Entertainment briefs – April 5

A well-known Arab Israeli actor, director and political activist was gunned down Monday in the West Bank town where he ran a drama school and community theatre, Palestinian police said.

Israeli Arab actor killed by militants

A well-known Arab Israeli actor, director and political activist was gunned down Monday in the West Bank town where he ran a drama school and community theatre, Palestinian police said.

Juliano Mer Khamis was shot five times by one or more armed Palestinians in the Jenin refugee camp, according to Jenin police chief Mohammed Tayyim. There was no immediate claim of responsibility for the killing.

Mer Khamis, 52, was the son of a Jewish mother and an Arab father — a rarity in a land where the two populations almost never intermarry. His split identity fueled a long career as an actor and a vocal activist against Israel’s policies toward the Palestinians, with whom he had come increasingly to identify.

But some Palestinians objected to the theatre in principle. He reported threats, and the theatre was vandalized.

The theatre’s program director, Samia Staiti, told The Associated Press that she saw the killing. “He was on his way to his car when a masked man stopped him, shot him and ran away.”

Staiti said he had received death threats from people in the community who felt he was going against “conservative Palestinian traditions.”

“They are trying to kill what Juliano tried to spread — peace and freedom. We will keep on going on,” Staiti said.

Rowling looking into e-book options for ‘Potter’

LONDON — J.K. Rowling stirred a publishing phenomenon with her “Harry Potter” books. Can she do it again on the e-book market?

The bestselling author is considering making the fantasy books available electronically, her London-based agent said Monday — meaning that Potter fans may soon be able to download the popular series about a boy wizard to their Kindle or iPad.

“We are currently actively looking at all the various options for Harry Potter in this space, that is e-books,” Neil Blair, of the Christopher Little Literary Agency, said in an email.

Rowling has so far stayed away from the e-book market, frustrating parts of her fan-base that have converted to the new format. Some say the Potter books — which are up to 800 pages thick — are heavy and unwieldy, and publishing them in the electronic format will solve that problem.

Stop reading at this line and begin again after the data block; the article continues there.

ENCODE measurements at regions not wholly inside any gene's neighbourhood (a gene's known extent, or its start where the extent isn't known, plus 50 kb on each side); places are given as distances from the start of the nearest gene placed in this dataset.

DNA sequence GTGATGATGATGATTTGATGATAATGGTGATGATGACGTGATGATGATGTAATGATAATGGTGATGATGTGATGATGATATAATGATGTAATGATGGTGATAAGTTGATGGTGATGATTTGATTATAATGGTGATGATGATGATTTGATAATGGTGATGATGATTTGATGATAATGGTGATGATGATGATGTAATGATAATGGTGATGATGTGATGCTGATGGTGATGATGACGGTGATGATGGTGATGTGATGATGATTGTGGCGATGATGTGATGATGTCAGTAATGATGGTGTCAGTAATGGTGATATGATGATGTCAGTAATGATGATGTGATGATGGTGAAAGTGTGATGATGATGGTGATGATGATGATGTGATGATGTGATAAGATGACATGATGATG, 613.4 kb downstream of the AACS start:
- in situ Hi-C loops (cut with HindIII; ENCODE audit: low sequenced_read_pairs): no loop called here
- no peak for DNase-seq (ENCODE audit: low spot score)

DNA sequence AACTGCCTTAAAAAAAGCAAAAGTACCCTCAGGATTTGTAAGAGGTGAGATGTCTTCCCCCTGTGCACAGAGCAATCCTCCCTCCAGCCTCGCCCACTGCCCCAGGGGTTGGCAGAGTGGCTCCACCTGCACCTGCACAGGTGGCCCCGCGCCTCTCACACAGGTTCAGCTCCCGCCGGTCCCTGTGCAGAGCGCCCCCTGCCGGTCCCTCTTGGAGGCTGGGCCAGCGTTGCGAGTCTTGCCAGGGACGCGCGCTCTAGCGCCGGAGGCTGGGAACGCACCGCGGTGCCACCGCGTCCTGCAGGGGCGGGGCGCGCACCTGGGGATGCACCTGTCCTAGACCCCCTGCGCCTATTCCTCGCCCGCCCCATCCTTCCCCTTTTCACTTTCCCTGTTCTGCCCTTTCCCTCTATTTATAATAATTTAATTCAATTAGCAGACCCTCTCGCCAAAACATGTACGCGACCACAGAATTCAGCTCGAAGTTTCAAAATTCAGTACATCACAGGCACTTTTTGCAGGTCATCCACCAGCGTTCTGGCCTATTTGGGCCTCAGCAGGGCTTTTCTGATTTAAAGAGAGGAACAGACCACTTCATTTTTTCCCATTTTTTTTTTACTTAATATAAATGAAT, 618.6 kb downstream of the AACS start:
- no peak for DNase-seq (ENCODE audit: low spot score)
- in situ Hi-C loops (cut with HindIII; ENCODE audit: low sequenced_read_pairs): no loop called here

Rowling has been watching the developing market and waiting for the right moment to release her books in that format, Blair said.

About 450 million copies of the Harry Potter books have been sold worldwide, he said.

Couric leaving ‘CBS Evening News’

NEW YORK — Katie Couric is leaving her anchor post at “CBS Evening News” less than five years after becoming the first woman to solely helm a network TV evening newscast.

A network executive, who spoke on condition of anonymity because Couric has not officially announced her plans, reported the move to The Associated Press on Sunday night. The 54-year-old anchor is expected to launch a syndicated talk show in 2012.

Couric’s move from NBC’s Today show was big news in 2006, and she began in the anchor chair with a flourish that September. She tried to incorporate her strengths as an interviewer into a standard evening news format and millions of people who normally didn’t watch the news at night checked it out. But they drifted away and the evening newscast reverted to a more traditional broadcast.

After those first few weeks, the CBS Evening News settled into third place in the ratings and is well behind leader Brian Williams at NBC’s Nightly News and second-place Diane Sawyer at ABC’s World News.

No departure date has been set for Couric.

Schwarzenegger is ‘The Governator’

CANNES, France — Well, Arnold Schwarzenegger IS back.

The one-time muscleman who morphed into Hollywood icon and then California governor returns to his on-screen core — sort of — with a cheekily titled animated TV show, The Governator.

In an interview, the 63-year-old said he wants to surprise fans who expected him to go back to the big screen, shifting to the virtual world with a superhero who gets things done without the constraints of laws or an often-intractable political system.

“I think that a lot of times you can actually do more and accomplish more being outside of the system,” he said.

Schwarzenegger spoke to The Associated Press before unveiling details of what he calls a funny, action-packed, crime-fighting fantasy at the MipTV television business conference in the Riviera resort of Cannes. Action Comics giant Stan Lee will be at the show’s creative helm.

Schwarzenegger, who will voice the superhero, was the talk of the town Monday: France’s culture minister inducted him into the Legion of Honor and he had his handprints cast in cement for Cannes’ star walk.

Three months out of office, current events are still on his mind, from Japan’s earthquake disaster to the Arab world turmoil and to environmental and economic troubles in the West.

Still, showbiz is eclipsing politics for now.

“I am not as eager to run for office,” he said.